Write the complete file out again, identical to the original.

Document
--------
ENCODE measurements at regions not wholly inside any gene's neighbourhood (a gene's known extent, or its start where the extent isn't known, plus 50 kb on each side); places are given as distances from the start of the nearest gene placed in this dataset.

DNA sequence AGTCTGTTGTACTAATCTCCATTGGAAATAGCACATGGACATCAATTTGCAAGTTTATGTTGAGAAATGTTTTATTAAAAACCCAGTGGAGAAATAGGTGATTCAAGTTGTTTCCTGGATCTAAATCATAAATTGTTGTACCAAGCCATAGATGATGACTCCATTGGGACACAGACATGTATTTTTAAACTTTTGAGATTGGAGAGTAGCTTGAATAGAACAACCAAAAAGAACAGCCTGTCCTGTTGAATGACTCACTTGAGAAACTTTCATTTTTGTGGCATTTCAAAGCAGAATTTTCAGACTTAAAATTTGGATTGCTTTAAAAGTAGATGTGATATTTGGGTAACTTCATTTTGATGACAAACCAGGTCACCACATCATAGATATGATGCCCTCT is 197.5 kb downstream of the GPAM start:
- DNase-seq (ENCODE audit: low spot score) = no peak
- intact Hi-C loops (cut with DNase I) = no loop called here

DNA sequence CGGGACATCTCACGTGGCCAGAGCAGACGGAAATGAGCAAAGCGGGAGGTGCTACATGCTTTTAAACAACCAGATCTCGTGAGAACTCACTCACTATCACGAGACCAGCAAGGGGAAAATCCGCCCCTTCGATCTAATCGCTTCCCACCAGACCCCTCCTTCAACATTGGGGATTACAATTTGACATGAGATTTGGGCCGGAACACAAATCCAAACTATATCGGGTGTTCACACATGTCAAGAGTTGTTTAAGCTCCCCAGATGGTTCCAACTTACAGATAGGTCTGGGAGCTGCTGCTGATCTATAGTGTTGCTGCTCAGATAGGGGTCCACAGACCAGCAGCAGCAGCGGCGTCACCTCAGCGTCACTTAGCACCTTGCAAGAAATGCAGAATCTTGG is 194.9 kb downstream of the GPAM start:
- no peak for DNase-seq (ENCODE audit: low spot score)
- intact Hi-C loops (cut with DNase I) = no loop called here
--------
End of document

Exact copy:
ENCODE measurements at regions not wholly inside any gene's neighbourhood (a gene's known extent, or its start where the extent isn't known, plus 50 kb on each side); places are given as distances from the start of the nearest gene placed in this dataset.

DNA sequence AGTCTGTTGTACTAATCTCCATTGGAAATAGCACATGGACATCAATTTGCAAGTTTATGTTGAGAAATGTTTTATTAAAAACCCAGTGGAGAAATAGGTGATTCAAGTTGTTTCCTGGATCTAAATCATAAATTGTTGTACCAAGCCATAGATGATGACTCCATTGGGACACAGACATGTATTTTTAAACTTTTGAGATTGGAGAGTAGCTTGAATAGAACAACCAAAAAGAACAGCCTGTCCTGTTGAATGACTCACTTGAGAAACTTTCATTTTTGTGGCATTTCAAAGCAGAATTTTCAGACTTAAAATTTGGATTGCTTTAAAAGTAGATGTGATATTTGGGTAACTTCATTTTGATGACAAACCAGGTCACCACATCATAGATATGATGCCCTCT is 197.5 kb downstream of the GPAM start:
- DNase-seq (ENCODE audit: low spot score) = no peak
- intact Hi-C loops (cut with DNase I) = no loop called here

DNA sequence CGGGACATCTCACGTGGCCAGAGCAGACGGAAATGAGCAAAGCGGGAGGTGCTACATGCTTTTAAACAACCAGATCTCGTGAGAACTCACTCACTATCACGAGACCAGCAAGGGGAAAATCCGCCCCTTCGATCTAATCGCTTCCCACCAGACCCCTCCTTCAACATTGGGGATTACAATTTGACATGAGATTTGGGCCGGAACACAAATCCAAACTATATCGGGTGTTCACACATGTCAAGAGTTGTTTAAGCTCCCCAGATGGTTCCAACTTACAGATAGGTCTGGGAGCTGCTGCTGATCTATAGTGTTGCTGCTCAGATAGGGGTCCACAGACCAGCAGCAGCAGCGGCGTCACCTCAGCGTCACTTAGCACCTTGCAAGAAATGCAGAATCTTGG is 194.9 kb downstream of the GPAM start:
- no peak for DNase-seq (ENCODE audit: low spot score)
- intact Hi-C loops (cut with DNase I) = no loop called here